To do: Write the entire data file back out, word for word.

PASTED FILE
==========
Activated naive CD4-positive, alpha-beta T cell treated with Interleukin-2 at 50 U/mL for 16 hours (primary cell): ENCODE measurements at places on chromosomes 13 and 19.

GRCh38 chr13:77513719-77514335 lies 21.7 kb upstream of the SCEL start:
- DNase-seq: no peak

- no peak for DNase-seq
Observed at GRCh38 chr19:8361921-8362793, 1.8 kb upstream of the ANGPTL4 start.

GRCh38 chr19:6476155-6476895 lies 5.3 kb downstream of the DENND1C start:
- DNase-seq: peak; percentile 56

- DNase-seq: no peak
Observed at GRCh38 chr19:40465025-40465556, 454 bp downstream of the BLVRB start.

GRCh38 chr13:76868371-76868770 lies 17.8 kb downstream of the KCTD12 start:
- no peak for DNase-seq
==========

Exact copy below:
Activated naive CD4-positive, alpha-beta T cell treated with Interleukin-2 at 50 U/mL for 16 hours (primary cell): ENCODE measurements at places on chromosomes 13 and 19.

GRCh38 chr13:77513719-77514335 lies 21.7 kb upstream of the SCEL start:
- DNase-seq: no peak

- no peak for DNase-seq
Observed at GRCh38 chr19:8361921-8362793, 1.8 kb upstream of the ANGPTL4 start.

GRCh38 chr19:6476155-6476895 lies 5.3 kb downstream of the DENND1C start:
- DNase-seq: peak; percentile 56

- DNase-seq: no peak
Observed at GRCh38 chr19:40465025-40465556, 454 bp downstream of the BLVRB start.

GRCh38 chr13:76868371-76868770 lies 17.8 kb downstream of the KCTD12 start:
- no peak for DNase-seq